Notations: Consider a training dataset where denotes an instance in the -th class. Let and denote the mini-batch size and the number of classes, respectively, and be a distance metric function, e.g., squared norm. The sample triplet size per class in batch is . We denote the anchor, positive, and negative instance in the -th class by , , and , respectively, and their deep embeddings by , , and , respectively.

Ii Offline Triplet Mining

In the offline triplet mining approach, the processing of data is not performed during the training of the triplet network but beforehand. The extreme distances are calculated only once on the whole training dataset and not repeatedly in the mini-batches during the training. The histopathology patterns in the input space cannot be distinguished, especially for the visually similar tissues [jimenez2017analysis]. Hence, we work on the extreme distances in the feature space trained using the class labels. The block diagram of the proposed offline triplet mining is depicted in Fig. 1. In the following, we explain the steps of mining in detail.

Training Supervised Feature Space:

We first train a feature space in a supervised manner. For example, a deep network with a cross-entropy loss function can be used for training this space where the embedding of the one-to-last layer is extracted. We want the feature space to use the labels for better discrimination of classes by increasing their inter-class distances. Hence, We use a set of training data, call it

, for training the supervised network.

Distance Matrix in the Feature Space: After training the supervised network, we embed another set of the training data, denoted by (where and ), in the feature space. We compute a distance matrix on the embedded data in the feature space. Therefore, using a distance matrix, we can find cases with extreme distances. We consider every as an anchor in a triplet where its nearest or farthest neighbors from the same and other classes are considered as its positive and negative instances, respectively. Again, we have four different cases with extreme distances, i.e., EPEN, EPHN, HPEN, and HPHN, in addition to the assorted case where one of the extreme cases is randomly selected for a triplet.

There might exist some outliers in data whose embeddings fall much apart from others. In that case, merely one single outlier may become the hardest negative for all anchors. We prevent this issue by a statistical test

[aggarwal2017outlier] where for every data instance in embedded in the feature space, the distances from other instances are standardized using the -score normalization. We consider the instances having distances above the -th percentile (i.e., normalized distances above the threshold ) as outliers and ignore them.

Training the Triplet Network: After preparing the triplets in any of the extreme cases, a triplet network [schroff2015facenet] is trained using the triplets for learning an embedding space for better discrimination of dissimilar instances while holding the similar instances close enough. We call the spaces learned by the supervised and triplet networks as the feature space and embedding space, respectively (see Fig. 1).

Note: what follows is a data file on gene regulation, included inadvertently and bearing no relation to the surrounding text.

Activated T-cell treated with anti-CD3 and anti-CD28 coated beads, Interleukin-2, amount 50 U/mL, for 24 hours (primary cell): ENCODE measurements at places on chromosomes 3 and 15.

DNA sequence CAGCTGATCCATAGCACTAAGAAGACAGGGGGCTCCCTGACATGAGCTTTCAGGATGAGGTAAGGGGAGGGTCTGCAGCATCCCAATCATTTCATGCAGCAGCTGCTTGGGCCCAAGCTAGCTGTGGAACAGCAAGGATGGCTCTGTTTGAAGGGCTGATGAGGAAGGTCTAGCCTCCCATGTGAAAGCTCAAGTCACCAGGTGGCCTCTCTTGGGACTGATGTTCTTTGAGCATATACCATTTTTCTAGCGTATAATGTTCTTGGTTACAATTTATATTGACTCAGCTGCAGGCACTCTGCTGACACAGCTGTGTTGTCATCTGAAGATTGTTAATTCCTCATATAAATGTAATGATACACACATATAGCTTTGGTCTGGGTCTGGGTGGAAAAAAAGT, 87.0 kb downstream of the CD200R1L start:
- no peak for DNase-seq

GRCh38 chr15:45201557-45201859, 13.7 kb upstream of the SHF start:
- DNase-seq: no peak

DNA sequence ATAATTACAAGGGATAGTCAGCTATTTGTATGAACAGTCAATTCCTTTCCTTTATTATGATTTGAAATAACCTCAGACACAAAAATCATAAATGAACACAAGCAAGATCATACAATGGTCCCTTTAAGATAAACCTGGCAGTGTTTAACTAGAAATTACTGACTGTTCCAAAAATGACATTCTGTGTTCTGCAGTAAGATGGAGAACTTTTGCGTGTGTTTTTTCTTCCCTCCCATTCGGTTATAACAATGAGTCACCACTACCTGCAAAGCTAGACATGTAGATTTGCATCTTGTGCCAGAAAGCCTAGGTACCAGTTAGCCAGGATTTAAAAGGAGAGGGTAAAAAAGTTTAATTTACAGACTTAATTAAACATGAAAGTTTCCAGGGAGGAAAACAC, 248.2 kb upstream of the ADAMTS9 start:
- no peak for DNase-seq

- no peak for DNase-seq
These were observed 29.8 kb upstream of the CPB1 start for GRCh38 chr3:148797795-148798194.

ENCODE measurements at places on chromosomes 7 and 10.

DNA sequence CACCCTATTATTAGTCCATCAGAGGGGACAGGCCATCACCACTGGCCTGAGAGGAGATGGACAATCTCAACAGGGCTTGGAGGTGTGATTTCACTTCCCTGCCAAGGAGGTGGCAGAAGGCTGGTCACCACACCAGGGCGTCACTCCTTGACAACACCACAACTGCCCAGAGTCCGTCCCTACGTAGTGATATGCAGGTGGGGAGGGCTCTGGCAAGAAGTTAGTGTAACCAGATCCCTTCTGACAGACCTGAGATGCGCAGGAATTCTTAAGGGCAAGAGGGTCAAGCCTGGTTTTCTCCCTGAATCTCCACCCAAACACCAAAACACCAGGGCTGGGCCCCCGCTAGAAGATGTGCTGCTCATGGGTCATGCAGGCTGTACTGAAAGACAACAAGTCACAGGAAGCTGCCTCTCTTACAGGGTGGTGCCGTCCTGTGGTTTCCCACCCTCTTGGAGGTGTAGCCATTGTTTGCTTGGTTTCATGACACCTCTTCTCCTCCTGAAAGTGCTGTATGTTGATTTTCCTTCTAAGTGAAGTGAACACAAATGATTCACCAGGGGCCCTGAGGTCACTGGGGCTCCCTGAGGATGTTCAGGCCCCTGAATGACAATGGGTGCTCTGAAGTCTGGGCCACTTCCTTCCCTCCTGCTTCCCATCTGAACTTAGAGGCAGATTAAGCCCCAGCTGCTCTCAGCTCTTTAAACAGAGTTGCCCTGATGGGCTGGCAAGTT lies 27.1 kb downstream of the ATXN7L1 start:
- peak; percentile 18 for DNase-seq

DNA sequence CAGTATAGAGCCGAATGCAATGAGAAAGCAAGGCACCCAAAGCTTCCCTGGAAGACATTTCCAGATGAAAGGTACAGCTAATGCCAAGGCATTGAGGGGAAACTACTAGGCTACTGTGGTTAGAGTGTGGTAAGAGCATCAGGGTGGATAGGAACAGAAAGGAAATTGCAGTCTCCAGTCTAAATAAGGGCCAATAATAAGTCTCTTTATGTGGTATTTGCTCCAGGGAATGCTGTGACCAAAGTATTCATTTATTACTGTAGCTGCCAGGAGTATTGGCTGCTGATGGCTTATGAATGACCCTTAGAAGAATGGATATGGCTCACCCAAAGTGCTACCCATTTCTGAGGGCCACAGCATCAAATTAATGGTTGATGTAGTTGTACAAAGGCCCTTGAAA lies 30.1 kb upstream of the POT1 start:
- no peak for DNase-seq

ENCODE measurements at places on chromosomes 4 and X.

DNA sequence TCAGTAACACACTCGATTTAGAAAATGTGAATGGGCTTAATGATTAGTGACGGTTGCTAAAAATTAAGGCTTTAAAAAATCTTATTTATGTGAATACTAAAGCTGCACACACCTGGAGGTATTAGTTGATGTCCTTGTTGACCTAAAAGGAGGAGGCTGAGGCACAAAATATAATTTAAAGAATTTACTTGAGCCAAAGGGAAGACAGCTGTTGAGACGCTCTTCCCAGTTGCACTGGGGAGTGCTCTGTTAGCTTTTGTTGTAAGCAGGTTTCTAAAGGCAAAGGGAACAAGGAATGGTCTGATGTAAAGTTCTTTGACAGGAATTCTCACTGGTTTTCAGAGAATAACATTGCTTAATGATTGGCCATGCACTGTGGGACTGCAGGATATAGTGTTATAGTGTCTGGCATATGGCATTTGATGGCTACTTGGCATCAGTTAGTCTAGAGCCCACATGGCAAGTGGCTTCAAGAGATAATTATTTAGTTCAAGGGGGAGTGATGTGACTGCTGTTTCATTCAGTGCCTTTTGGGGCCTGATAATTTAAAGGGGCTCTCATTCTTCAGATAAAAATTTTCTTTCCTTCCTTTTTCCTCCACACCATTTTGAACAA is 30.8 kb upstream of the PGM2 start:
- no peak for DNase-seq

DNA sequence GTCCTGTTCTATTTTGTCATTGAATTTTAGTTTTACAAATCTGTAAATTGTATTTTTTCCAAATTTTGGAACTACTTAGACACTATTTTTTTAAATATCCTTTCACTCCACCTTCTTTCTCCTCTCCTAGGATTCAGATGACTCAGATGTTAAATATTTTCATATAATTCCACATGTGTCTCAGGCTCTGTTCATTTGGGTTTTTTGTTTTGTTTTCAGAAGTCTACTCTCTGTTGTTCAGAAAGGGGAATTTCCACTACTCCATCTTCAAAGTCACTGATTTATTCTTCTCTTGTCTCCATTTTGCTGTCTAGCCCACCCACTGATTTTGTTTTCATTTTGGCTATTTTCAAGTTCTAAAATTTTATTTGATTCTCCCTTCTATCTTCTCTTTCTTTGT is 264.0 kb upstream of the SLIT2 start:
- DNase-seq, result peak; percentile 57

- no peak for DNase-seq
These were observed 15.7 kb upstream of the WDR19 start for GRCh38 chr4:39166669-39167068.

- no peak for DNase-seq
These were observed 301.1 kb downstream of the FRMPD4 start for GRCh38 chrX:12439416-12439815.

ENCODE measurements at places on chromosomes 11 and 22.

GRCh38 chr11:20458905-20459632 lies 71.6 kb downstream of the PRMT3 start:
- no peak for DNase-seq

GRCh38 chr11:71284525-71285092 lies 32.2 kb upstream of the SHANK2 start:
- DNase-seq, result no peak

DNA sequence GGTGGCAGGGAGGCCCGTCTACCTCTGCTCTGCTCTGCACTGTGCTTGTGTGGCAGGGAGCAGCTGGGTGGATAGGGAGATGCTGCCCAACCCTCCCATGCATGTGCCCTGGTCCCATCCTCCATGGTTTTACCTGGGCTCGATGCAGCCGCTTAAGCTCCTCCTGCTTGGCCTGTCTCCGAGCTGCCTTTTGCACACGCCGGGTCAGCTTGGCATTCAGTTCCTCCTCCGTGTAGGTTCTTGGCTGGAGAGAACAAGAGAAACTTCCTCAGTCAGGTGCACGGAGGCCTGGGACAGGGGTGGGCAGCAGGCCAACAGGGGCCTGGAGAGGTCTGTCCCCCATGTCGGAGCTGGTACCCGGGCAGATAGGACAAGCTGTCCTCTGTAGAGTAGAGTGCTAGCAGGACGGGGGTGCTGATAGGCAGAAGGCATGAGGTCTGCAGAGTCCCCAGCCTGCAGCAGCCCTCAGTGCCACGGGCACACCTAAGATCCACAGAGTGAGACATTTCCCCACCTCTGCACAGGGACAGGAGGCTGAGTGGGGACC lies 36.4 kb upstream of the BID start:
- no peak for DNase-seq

Figure 2: Example patches for the different tissue types in the large CRC dataset.
Figure 3: Extreme distance triplets: (a) EPEN, (b) EPHN, (c) HPEN, and (d) HPHN.

Iii Online Triplet Mining

In the online triplet mining approach, the processing of data is performed during the training phase and in the mini-batch of data. In other words, the triplets are found in the mini-batch of data and not fed as a triplet-form input to the network. There exist several online mining methods in the literature which are introduced in the following. We also propose several new online mining methods based on extreme distances of data instances in the mini-batch.

Batch All [ding2015deep]: One of the online methods which considers all anchor-positive and anchor-negative in the mini-batch. Its loss function is in the regular triplet loss format, summed over all the triplets in the mini-batch, formulated as

(1)

where is the margin between positives and negatives and is the standard Hinge loss.

Batch Semi-Hard [schroff2015facenet]: The hardest (nearest) negative instance in the mini-batch, which is farther than the positive, is selected. Its loss function is

(2)

Batch Hard [hermans2017defense]: The Hardest Positive and Hardest Negative (HPHN), which are the farthest positive and nearest negative in the mini-batch, are selected. Hence, its loss function is

(3)

NCA [goldberger2005neighbourhood]: The softmax form [ye2019unsupervised] instead of the regular triplet loss [schroff2015facenet] is used. It considers all possible negatives in the mini-batch for an anchor by

(4)

where is the natural logarithm and is the exponential power operator.

Figure 4: Chord diagrams of the negatives in the offline mining based on extreme distances: (a) nearest negatives (EPHN & HPHN), (b) farthest negatives (EPEN & HPEN), and (c) assorted. The flow from to means that takes as a negative.

Proxy-NCA [movshovitz2017no]: A set of proxies , e.g., the center of classes, with the cardinality of number of classes is used. An embedding is assigned to a proxy as for memory efficiency. PNCA uses the proxies of positive and negatives in the NCA loss:

(5)